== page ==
Article

Erwin Panofsky

David Wagner

in Renaissance and Reformation


Published online January 2019 | e-ISBN: 9780195399301 | DOI: https://dx.doi.org/10.1093/obo/9780195399301-0414

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  • Modern History (1700 to 1945)
  • Medieval and Renaissance Philosophy

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Erwin Panofsky (b. 1892–d. 1968) was a German art historian who, after immigrating to the United States in 1933, became one of the most influential figures in 20th-century art history. His method of reading works of art as historical documents and understanding their interpretation as intimately connected to the literary and philosophical currents of their times is called iconology. While his early writings reflect the theoretical problems of art historical analysis, his later writings aim more at applying than at justifying this procedure. Panofsky was born in Hanover. He went to high school in Berlin and subsequently studied art history at the University of Freiburg im Breisgau, where he completed his doctorate in 1913 with a prize thesis on Albrecht Dürer’s art theory. He worked as a Privatdozent from 1920 at the University of Hamburg, where he was appointed to the chair of art history in 1926 after defending his thesis on formal principles in the works of Michelangelo and Raffael. In his Hamburg years two important influences on Panofsky’s thought stand out: On the one hand, the neo-Kantianism of Ernst Cassirer and on the other, Aby Warburg’s iconological project of the afterlife (Nachleben) of Antiquity in Western art. Cassirer’s neo-Kantianism contributed to Panofsky’s project to define principles by which one may evaluate the artwork’s transhistorical aesthetic values. Aby Warburg’s concern for the shifts of meaning caused by the artwork’s relation to historical discontinuities contributed to Panofsky’s insight that a purely stylistic interpretive system, as proposed, for example, by art historian Heinrich Wölfflin would not do. Panofsky’s focus on the complex historical embeddedness of an artwork’s content in relation to its formal aspects, a focus influenced by his 1920 reworking of art historian Alois Riegl’s concept of Kunstwollen, facilitated the success of his iconological method. Panofsky taught in Hamburg as full professor until 1933, when he and his Jewish colleagues were dismissed. The new Nazi law for the Restoration of the Professional Civil Service excluded non-Aryans from teaching at universities. In 1934 Panofsky immigrated to the United States, where he had already taught at New York University as a visiting professor for alternate terms since 1931. In 1935 he became professor of art history at the newly founded Institute for Advanced Study in Princeton. All of his later publications were written in English. Panofsky’s importance for art history rests as much on his groundbreaking work for this academic discipline as on his ability to popularize his research via public lectures and eloquent studies.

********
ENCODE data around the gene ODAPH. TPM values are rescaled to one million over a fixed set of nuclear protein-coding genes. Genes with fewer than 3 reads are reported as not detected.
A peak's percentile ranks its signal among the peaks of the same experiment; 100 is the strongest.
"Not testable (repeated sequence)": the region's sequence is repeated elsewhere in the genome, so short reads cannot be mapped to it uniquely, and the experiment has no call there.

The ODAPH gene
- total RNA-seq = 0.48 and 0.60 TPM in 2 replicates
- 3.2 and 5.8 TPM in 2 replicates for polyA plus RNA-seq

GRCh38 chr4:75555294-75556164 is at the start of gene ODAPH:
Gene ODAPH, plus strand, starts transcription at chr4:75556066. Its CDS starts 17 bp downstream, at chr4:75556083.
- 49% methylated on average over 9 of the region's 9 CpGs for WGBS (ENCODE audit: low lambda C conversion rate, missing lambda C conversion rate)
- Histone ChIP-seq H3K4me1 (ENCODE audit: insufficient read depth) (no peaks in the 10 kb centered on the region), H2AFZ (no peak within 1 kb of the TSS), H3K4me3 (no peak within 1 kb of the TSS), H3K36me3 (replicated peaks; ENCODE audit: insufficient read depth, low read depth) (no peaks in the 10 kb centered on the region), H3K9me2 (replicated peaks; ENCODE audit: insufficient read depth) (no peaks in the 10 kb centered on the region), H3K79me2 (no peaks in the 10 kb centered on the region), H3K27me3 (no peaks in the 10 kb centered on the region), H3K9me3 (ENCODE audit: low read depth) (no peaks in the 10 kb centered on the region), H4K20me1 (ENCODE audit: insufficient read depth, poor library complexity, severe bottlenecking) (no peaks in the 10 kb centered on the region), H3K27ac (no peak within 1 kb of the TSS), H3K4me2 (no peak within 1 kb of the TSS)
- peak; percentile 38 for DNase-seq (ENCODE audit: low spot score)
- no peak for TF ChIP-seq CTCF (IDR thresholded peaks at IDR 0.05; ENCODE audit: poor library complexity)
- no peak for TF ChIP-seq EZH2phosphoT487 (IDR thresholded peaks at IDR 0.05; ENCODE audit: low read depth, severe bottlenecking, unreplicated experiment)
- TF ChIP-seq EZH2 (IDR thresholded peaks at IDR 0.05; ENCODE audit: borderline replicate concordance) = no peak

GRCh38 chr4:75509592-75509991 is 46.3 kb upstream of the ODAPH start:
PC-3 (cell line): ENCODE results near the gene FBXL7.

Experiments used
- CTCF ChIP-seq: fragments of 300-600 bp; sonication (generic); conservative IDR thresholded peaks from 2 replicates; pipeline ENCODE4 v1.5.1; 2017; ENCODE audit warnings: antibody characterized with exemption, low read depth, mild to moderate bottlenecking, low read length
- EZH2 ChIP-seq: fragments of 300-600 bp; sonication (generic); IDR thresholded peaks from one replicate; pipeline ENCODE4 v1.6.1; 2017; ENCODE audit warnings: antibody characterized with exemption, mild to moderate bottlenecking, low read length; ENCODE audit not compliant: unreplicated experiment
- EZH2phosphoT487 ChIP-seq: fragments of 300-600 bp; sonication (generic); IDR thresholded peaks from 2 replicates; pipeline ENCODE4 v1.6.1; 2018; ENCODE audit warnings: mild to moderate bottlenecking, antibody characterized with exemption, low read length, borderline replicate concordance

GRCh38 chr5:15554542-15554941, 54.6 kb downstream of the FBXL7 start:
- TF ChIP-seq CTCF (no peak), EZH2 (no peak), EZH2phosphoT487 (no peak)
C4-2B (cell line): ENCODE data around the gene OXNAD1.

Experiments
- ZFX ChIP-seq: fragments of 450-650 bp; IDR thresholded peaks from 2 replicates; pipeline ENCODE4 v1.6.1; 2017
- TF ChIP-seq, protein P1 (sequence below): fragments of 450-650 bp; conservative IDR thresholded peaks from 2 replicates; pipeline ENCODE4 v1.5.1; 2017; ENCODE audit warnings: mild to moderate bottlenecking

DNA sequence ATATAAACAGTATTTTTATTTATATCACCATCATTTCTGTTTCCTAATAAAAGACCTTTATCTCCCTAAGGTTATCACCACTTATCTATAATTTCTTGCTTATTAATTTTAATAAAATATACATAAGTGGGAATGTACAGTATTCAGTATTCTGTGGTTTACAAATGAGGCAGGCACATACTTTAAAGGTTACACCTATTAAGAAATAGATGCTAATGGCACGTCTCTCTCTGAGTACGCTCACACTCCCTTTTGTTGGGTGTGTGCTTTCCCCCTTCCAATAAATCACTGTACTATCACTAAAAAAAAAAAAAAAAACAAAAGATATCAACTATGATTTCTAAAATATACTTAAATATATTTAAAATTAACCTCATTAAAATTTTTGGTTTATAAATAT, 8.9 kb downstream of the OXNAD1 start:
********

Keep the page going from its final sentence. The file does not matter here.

Article.  8068 words. 

Subjects: Modern History (1700 to 1945) ; Medieval and Renaissance Philosophy

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